The hating on the Bourgeois Brooklyn State Fair (a/k/a Great Googa Mooga) has reached a fever pitch on the interwebs, but the Q isn't about to join the griping about the event itself. Having attended countless state and county fairs in my youth, the event seemed about right to me. Overpriced food; long lines, overwhelmingly pasty-white attendees, mediocre music (though with an "ironic" bourgie twist - for instance Van Halen tributes and the actual Hall & Oates could have co-headlined the State Fair in Nebraska this year, and probably did). As with other State Fairs across the nation, this one perfectly mirrored its constituency. Where the Iowa fairs of my youth included butter sculptures, 4-H contests and world-class heifers, hep Brooklyn had myriad "artisanal" $6 sliders (read: very very small sandwiches) and wine-tasting tents. The Main Street USA vibe may have blown some relocated hipster fuses, and the many dissatisfied customers probably need to remember that "festival" experiences are usually a mixed-bag and that the keys to a good time are shady grassy knolls, blankets, bringing in your own water, and sunscreen. And zen-like patience. The people watching is really the star attraction. But wow, for Brooklyn this is mighty white people watching:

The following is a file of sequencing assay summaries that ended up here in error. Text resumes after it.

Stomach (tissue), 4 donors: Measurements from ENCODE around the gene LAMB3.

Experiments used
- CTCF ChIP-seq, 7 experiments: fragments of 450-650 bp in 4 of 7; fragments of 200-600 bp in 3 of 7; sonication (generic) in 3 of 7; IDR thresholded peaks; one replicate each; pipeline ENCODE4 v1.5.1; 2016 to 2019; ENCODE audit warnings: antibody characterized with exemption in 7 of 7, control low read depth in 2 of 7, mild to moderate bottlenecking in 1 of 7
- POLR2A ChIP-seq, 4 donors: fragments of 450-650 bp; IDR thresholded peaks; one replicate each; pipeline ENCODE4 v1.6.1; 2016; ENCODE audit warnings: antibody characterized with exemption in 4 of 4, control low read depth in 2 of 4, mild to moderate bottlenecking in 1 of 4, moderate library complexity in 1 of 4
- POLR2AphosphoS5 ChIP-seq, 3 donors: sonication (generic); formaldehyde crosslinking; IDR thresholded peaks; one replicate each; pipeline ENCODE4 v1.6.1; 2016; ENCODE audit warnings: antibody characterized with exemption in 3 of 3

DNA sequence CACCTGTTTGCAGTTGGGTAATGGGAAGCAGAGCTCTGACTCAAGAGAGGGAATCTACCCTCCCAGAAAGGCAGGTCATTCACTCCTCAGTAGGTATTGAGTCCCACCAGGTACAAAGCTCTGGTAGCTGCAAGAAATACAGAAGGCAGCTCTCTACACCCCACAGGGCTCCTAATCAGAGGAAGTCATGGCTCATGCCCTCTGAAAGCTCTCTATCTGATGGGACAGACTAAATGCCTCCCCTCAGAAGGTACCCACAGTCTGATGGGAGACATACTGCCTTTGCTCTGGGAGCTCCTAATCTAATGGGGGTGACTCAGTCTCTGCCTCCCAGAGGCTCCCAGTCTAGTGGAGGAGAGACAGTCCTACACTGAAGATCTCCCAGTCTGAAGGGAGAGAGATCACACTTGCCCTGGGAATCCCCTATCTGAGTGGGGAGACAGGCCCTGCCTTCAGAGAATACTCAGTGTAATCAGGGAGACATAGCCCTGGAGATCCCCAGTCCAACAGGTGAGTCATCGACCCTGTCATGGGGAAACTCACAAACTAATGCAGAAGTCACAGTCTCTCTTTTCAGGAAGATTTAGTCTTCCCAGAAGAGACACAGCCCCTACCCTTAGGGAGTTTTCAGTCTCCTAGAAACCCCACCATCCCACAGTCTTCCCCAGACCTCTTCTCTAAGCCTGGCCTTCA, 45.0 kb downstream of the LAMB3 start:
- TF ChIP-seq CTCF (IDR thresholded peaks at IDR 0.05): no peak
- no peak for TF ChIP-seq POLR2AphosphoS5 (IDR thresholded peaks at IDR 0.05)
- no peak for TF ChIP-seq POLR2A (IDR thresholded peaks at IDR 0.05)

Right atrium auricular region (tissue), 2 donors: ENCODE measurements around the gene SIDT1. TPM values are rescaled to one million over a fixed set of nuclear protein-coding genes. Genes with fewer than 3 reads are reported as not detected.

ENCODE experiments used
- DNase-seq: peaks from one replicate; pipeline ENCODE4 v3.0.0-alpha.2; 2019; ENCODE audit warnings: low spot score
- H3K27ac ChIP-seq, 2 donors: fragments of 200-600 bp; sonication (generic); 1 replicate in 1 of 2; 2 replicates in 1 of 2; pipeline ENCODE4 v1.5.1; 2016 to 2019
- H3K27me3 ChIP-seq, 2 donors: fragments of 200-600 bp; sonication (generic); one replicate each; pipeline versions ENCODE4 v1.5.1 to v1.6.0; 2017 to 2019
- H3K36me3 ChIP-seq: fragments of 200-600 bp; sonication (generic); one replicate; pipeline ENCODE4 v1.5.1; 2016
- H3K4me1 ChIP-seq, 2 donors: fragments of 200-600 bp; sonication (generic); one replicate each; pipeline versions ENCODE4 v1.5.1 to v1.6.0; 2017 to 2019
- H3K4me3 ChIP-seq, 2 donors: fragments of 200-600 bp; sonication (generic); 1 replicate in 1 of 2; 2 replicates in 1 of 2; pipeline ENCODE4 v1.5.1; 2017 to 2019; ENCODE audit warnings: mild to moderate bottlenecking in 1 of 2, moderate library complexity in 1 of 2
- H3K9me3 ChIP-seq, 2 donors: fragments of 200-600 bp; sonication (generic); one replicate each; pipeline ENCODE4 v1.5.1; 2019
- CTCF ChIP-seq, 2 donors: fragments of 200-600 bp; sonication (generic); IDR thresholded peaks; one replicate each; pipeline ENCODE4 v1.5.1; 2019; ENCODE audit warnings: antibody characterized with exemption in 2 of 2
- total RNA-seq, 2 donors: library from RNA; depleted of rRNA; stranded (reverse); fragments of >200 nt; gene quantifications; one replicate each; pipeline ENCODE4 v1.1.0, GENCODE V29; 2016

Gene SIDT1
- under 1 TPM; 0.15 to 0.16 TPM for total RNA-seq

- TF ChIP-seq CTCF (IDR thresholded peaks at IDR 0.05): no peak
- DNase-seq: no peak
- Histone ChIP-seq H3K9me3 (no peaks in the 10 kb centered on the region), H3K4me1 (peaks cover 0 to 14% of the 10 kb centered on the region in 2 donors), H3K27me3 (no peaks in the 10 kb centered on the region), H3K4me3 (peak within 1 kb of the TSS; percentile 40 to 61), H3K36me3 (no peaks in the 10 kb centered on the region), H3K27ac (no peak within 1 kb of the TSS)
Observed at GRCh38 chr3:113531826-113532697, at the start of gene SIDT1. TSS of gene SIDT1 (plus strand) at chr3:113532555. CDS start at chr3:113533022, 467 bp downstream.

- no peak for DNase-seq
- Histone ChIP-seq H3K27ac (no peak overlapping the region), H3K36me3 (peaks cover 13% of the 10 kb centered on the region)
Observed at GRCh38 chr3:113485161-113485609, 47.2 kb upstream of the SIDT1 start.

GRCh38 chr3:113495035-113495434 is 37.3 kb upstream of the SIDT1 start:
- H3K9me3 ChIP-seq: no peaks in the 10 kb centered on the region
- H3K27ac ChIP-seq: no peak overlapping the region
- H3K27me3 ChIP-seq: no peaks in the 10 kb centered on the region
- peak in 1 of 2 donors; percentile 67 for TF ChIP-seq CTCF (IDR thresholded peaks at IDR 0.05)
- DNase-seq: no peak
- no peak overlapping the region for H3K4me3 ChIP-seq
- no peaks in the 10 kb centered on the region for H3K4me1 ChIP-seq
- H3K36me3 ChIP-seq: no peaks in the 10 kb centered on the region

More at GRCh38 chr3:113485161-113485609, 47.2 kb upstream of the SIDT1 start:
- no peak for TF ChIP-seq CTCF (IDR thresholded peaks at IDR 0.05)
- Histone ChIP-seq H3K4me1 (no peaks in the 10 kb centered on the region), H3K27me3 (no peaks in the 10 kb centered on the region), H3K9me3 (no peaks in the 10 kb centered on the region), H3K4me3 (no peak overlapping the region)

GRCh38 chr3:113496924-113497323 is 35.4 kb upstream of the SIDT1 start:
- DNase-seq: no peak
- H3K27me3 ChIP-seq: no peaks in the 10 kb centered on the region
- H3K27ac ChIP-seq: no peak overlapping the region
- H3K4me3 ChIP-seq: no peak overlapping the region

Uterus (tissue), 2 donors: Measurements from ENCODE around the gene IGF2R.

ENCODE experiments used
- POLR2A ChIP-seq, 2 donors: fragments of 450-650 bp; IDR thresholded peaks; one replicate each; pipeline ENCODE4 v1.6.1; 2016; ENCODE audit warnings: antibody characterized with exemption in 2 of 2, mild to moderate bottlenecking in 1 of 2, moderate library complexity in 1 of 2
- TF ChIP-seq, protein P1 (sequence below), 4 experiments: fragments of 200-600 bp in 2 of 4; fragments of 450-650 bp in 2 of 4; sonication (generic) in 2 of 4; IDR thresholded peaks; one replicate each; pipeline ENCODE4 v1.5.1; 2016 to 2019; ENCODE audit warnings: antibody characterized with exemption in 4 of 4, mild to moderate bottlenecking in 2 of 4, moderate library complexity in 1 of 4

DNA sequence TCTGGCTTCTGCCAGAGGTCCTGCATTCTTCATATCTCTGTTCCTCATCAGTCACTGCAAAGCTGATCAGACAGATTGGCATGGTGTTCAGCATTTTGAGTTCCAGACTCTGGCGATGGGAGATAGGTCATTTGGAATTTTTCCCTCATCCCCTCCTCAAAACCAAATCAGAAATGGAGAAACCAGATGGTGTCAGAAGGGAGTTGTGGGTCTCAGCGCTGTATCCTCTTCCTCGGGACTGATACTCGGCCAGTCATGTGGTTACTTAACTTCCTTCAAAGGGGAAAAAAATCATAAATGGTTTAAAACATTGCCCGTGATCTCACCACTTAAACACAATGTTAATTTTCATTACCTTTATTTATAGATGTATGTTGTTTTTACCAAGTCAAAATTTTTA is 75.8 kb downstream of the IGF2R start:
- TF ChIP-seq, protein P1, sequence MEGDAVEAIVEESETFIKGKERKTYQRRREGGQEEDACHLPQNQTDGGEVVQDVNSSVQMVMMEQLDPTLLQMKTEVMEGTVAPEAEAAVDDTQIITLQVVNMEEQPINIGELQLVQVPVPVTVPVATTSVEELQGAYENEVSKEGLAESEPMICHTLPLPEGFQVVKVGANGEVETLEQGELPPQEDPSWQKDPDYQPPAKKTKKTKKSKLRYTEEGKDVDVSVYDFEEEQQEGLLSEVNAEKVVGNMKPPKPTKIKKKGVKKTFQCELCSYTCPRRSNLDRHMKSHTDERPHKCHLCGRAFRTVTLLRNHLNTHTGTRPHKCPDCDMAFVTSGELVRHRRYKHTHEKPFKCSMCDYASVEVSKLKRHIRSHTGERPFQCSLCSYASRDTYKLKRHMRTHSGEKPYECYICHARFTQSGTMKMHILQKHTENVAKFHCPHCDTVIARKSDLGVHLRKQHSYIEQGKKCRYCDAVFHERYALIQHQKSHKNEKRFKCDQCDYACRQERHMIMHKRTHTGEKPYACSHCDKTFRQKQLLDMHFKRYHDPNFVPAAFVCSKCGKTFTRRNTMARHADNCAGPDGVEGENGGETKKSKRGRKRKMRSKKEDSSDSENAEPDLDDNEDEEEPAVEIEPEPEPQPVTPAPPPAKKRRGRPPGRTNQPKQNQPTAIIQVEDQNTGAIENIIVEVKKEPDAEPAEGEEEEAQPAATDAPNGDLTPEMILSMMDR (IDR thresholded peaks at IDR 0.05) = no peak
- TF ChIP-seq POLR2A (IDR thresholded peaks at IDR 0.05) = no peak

Thanks are due to my Secret Jewish Santa (thanks man!) for the free-but-hard-to-come-by googie-moogie tickies, my family got a gander from the inside. Many weeks ago, when they were dropping the free tix on the masses, I had no idea what a Google-Moogle was, nor did most of the 80,000 lucky squat-on-the-website ticket holders. Brilliant gotta-be-there-or-be-square marketing left Brooklynites drooling for tickets...right up to the day of the gig it seemed to be working perfectly. Then the reality of logistics kicked in, and the rest is whiner history. Snafus and lack of food in the VIP Extra-Mookie part left many huffing and demanding refunds. Blah-blah-blah, ho-hum better-luck-next-time or don't-bother-going-next time. End of story.
No. Not end of story. For there was some intense urban soul-searching and perverse poetry to be gleaned from the event. Really.